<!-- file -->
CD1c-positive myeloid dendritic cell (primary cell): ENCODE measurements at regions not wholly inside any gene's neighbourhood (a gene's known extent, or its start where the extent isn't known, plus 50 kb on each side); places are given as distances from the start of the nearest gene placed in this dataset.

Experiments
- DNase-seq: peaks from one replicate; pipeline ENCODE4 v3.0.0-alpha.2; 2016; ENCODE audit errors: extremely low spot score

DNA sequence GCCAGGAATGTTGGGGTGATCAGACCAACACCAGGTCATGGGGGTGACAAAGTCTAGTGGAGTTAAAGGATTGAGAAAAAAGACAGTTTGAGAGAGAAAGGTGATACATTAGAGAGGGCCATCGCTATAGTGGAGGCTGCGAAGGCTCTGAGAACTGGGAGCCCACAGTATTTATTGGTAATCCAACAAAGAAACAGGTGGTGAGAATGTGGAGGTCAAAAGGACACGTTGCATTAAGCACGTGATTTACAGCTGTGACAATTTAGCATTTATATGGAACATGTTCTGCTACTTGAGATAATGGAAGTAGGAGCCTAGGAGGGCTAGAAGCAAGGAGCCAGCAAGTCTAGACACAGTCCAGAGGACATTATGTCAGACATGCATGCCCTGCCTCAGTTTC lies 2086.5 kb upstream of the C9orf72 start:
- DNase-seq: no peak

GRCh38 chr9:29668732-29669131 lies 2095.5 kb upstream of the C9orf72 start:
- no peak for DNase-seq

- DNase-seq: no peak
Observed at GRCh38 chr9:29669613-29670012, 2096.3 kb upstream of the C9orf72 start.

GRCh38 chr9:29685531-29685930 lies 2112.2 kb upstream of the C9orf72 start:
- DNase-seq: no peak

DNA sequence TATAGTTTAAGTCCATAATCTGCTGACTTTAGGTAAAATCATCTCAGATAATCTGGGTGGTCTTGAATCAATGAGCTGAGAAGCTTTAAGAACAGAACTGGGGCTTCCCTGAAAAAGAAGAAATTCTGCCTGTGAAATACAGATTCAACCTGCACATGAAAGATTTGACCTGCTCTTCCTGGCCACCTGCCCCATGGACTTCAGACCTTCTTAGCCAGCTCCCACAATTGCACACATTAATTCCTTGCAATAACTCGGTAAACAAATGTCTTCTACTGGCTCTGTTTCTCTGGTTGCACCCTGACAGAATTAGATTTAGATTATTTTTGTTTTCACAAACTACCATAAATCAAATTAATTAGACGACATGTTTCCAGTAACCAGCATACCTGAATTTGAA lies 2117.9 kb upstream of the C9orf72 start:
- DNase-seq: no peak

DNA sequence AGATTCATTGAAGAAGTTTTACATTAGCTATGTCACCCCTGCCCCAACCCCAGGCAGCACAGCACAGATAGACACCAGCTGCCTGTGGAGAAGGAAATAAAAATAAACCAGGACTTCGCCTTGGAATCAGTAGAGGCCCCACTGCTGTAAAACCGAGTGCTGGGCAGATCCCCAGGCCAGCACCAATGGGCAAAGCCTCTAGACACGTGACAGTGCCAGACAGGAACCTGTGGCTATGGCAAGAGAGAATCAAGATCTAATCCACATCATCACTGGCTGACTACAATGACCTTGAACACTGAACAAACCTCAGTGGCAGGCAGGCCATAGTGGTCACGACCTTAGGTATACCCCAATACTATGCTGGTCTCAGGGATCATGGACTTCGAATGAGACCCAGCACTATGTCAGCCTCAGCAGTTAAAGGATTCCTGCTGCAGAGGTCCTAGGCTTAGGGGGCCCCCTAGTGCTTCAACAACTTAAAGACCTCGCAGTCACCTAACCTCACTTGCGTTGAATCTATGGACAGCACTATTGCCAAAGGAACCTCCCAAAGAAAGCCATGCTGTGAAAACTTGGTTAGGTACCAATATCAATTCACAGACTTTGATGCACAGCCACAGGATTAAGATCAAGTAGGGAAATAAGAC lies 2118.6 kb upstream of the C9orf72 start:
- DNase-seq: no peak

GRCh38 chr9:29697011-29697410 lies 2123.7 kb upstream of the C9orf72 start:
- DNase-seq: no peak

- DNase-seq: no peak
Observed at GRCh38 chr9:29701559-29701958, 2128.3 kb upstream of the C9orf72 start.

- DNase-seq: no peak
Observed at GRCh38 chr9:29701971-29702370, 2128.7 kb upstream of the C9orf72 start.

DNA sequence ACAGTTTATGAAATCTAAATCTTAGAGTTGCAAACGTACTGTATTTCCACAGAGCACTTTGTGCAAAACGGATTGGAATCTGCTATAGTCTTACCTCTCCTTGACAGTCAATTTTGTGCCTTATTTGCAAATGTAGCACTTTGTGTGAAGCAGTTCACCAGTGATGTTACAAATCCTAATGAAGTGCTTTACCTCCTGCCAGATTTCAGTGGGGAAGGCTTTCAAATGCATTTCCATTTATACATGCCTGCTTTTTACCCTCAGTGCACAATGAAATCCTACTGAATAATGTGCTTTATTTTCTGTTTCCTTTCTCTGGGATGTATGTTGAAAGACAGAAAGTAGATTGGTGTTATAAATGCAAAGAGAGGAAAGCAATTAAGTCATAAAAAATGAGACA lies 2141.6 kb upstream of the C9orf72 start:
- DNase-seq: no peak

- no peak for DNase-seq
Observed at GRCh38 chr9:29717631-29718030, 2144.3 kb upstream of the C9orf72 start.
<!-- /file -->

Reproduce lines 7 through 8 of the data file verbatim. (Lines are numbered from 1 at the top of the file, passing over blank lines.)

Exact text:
- no peak for DNase-seq

- DNase-seq: no peak